6. symo says:

    Thanks man. This has been pain in the #@$.
    Now a happy man.

  7. Mick says:

    Re Doris’s Post #360.

    This Monitor is another AOC product. The F1503 is 2002 vintage.

    R128 is a 2W 1 Ohm 5% resistor in the +9.2V 200mA supply. It’s located on the LCD Control board & is close to D184. 2002 vintage. It’s failed probably due to a due to a short. Check C160-163 and elsewhere for shorts.

  8. Joseph says:

    I have the f1703 and my power board is completly different what do i do

  9. Doris says:

    RE: HP f1503 lcd monitor

    Hi everyone,
    can someone help me identify a fried resistor on the board
    it is located at R128… many thanks in advance

  10. rafiq says:

    i have viwsonic monitor pls helpe me fault my monitor monitor on few minut after brightness show pls mail me.

  11. Todd says:

    Leslie,
    stays on indefinitely and I am now using an original HP 12v supply.

    If I unplug it, it turns off immediately.

    I still believe I have a bridged track or component as 2 of the solder pads and tracks lifted when I was removing those inverter transistors. This perhaps why I have a current leak…

    May have to de-solder and try again…

  12. Todd, does it go off after a while or does it always on? What happens if you unplug it? Could it be some residual voltage because of your 18V power supply?

  13. Todd says:

    Well, I replaced the 4 Inverter Transistors today, and voila it works. However…

    …when I turn it off, the yellow light goes out, but the top right hand side of the screen stays lit?? I have looked at the board and cannot ‘see’ any bridged tracks…any suggestions?

  14. Todd says:

    Leslie,
    I have been running this power supply on the f1503 now for about 2 years, I opened it up last week and had a look, nothing is showing signs of running too hot, but you are right it is probably a ticking bomb and will eventually fail.

    I have found another f1703 at my local auctioneer and hopefully will win that one for $10 Aussie – it powers on but no picture, sounds like the inverter board. Hopefully the joints on the toroid coils are dry or a few bad caps, nevertheless I now have 2 of these monitors to work on both for under AU $25…with parts and power supplies.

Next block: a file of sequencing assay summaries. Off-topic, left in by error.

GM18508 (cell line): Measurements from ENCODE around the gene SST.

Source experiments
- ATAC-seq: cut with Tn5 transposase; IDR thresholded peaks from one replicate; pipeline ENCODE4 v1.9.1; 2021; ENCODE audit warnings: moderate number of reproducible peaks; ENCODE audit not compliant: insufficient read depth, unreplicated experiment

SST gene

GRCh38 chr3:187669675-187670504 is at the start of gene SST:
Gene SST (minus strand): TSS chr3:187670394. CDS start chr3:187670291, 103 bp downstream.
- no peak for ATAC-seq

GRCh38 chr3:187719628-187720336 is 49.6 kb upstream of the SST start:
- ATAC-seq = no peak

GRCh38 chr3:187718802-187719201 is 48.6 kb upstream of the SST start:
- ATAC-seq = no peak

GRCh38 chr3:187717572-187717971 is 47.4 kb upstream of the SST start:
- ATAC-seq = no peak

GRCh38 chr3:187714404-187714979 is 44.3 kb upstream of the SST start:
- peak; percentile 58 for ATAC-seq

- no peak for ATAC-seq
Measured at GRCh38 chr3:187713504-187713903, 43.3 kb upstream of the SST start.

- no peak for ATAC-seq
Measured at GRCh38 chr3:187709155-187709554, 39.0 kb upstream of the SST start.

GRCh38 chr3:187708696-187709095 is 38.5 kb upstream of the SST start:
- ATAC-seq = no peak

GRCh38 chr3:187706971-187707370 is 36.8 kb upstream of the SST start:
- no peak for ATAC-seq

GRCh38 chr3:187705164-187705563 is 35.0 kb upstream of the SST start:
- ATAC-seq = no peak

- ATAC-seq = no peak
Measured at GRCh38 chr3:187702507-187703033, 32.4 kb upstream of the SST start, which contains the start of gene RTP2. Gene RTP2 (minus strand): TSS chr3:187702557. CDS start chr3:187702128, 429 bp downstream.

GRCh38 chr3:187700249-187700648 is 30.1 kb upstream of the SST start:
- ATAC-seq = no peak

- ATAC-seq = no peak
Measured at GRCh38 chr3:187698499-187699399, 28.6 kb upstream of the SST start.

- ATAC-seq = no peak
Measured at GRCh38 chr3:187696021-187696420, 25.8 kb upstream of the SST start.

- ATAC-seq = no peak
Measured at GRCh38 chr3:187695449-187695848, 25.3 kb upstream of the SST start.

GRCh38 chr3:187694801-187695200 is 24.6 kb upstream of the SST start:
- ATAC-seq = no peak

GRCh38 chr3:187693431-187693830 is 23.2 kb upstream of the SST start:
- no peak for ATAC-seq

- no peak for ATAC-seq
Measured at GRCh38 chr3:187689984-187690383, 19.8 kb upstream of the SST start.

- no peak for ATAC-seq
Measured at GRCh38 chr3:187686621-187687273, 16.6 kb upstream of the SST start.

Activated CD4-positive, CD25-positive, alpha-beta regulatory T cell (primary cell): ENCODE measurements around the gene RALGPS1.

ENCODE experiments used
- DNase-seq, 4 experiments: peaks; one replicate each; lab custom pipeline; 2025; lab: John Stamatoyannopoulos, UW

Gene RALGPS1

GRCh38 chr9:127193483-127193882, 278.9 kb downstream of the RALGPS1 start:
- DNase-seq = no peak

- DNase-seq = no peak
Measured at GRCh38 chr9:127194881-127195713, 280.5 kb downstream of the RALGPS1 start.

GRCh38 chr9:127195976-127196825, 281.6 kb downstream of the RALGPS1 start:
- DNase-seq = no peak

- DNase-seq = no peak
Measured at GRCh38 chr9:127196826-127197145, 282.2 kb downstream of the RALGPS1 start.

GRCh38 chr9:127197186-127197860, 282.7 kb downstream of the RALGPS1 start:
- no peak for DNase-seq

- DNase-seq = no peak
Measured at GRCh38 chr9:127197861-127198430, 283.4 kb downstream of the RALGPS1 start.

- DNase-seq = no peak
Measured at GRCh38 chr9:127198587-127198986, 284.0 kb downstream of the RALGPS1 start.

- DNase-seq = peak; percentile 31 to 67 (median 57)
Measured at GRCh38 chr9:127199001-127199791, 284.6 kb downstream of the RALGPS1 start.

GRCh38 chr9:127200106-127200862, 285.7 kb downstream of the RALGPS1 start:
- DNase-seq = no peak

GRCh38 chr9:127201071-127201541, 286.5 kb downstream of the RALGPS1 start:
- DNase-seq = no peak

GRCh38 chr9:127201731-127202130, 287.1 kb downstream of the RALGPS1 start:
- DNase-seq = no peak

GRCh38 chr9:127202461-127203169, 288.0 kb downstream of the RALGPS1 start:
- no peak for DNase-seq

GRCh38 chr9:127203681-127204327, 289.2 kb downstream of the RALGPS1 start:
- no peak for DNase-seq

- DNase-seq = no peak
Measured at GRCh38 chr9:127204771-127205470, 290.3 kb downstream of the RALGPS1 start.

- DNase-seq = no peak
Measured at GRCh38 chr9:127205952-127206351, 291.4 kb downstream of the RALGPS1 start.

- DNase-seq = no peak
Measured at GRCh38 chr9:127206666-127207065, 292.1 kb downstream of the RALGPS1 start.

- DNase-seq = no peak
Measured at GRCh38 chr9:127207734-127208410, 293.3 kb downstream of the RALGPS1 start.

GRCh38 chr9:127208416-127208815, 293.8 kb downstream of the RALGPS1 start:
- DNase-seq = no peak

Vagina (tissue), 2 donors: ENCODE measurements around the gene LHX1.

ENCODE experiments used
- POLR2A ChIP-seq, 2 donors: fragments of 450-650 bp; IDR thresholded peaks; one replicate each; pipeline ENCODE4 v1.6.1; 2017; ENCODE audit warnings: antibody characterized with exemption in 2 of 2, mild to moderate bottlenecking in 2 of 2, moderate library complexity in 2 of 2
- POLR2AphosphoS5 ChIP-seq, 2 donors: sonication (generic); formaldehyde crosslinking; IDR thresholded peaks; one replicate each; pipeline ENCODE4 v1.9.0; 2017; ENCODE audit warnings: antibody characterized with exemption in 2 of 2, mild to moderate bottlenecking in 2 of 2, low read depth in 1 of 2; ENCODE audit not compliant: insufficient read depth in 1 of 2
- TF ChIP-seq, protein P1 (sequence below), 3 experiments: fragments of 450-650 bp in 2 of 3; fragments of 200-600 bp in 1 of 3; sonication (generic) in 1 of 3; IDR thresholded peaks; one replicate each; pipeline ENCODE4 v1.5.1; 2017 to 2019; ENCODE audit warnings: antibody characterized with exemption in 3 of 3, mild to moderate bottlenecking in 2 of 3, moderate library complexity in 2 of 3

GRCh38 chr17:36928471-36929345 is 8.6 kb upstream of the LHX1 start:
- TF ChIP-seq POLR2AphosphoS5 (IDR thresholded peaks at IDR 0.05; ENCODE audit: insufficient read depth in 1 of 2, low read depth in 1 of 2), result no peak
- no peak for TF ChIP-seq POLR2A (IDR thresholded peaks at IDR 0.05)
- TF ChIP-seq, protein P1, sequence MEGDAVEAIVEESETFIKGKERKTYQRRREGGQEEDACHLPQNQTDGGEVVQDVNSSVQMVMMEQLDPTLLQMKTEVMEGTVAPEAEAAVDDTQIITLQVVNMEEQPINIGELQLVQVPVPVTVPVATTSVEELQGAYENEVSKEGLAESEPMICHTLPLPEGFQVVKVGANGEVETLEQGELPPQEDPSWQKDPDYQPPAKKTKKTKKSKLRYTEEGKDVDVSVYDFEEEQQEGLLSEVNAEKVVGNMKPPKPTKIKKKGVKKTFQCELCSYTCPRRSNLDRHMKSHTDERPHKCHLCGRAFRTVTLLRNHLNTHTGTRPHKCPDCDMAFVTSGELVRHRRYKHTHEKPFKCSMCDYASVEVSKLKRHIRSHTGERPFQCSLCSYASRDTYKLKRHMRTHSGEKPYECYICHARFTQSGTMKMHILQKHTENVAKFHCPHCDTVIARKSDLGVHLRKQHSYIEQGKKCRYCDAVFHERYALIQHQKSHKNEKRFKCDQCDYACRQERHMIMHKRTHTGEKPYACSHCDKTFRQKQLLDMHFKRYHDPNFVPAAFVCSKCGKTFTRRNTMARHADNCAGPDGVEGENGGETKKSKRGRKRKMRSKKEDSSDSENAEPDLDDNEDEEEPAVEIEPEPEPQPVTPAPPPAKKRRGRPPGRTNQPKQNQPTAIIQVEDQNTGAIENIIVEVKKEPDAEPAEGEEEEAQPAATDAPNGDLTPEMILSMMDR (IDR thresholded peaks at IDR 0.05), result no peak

Thanks for the help.

  15. Janv says:

    (continuing the story from post 344)
    The monitor has been functioning since May. Some weeks ago, the kids started to complain about having to use the on/off button repeatedly before the monitor would stay on, and finally it would not switch on any more. My wife has bought them a new one, but after some trial and error I seem to have the f1703 back to work again: by setting the brightness to its very minimum before I switch the monitor off.
    Looks like the monitor is reaching the end of its life, but I have spend so much time in trying to repair it, I’m not letting it go yet…

  16. Todd, I thought the output voltage of the AC supply was around 12V. Running it at ~18V-19V might work for a while (your “fair amount of tolerance for input voltage”), but you must see why things start to fry after a while.

  17. Todd says:

    thanks for the reply with regard to that resistor Leslie.

    I have another question.

    I also have a f1503, I am assuming they run the same inverter board.

    I inadvertently plugged the power adaptor from my N610C laptop (18v DC) the night the f1703 inverter board blew, this subsequently blew Q212 and Q211 I will replace these, will also replace Q210 & Q209 to be sure. R128 is fried and not showing any resistance, all fuses are ok?

    Looking at the f1503 I am using, the power adaptor is rated at 19v @ 3.16A DC. I know it is the wrong adaptor, however it works!!

    It would seem the f1503 board has a fair amount of tolerance for input voltage. Secondly, the f1703 only had 18v @ 3.61A, I recall it turned on and then a “That Smell” come from it (Inverter transistors).

    Would it be a fair call to say the f1703 had an underlying issue when I run the 18v into it.

    Any insight appreciated.

  18. Todd says:

    Hi – just wondering what the resistor at r128 is, looks like a 1 watt, but is is black (someone threw 18v at it)

    4 Trannys are also gone, they are on the way.

    Anything else to look out for?

Leave a Reply

Sponsored Links

About Me

I like Alfa Romeos, art, barbecue, baseball, bicycling, cars, cigars, computers, cooking, eating, electronics, fly fishing, football, Formula 1, friends, golf, horology, jazz, movies, museums, photography, r/c cars, r/c helicopters, reading, restaurants, Scotch whiskey, softball, slot car racing, tennis, the internets and travel

Twitter

    Photos

    Campagnolo Chorus Rear Derailleur 11 SpeedTribune Tower, Oakland, CaliforniaGolden Dragon - 2014 Chinese New Year Parade, San FranciscoEddy Merckx Professional Bicycle Frame, Molteni Team colorsDragon, San Francisco 2013 Chinese New Year ParadePhil Wood Spokes, Campagnolo 8 Speed HubRaspberry Pi WebcamAltoids tin, MintBoost 3.0MintBoost 3.01979 Alfa Romeo Sprint Veloce1978 Ducati 900 Super SportLancia Flaminia Sport